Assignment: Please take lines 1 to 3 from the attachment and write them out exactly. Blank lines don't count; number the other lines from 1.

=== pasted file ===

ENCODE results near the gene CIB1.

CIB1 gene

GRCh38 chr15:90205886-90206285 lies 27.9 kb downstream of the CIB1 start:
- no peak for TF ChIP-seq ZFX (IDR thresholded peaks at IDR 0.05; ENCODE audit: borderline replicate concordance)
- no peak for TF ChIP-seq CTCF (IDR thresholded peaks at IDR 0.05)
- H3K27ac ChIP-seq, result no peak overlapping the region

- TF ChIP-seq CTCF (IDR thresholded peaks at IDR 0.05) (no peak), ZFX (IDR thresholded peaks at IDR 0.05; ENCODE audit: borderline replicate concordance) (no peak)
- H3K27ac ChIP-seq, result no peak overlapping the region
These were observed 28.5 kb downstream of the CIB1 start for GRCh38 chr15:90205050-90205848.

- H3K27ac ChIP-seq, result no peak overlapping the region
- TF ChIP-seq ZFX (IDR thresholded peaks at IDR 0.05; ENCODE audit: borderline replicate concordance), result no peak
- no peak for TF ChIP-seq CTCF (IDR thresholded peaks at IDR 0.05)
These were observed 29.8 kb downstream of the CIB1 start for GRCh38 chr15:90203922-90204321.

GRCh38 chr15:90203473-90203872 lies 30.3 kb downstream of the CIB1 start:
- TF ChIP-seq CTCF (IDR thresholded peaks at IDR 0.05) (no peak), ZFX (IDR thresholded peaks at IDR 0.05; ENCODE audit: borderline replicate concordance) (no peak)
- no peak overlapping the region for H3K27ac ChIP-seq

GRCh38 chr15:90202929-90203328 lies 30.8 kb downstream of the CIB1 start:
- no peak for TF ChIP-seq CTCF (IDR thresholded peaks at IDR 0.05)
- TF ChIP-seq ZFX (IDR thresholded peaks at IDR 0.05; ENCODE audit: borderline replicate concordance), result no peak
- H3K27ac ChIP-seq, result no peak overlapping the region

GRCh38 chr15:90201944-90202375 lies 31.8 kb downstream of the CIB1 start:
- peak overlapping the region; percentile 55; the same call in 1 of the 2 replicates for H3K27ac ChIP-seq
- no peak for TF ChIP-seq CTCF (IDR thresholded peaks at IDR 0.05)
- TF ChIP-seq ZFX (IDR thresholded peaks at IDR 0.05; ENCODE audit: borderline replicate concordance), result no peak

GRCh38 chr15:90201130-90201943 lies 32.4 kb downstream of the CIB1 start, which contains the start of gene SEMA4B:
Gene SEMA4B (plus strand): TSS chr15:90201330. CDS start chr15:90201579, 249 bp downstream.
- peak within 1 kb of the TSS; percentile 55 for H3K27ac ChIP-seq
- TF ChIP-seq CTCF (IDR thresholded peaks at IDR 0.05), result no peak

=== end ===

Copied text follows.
ENCODE results near the gene CIB1.

CIB1 gene

GRCh38 chr15:90205886-90206285 lies 27.9 kb downstream of the CIB1 start: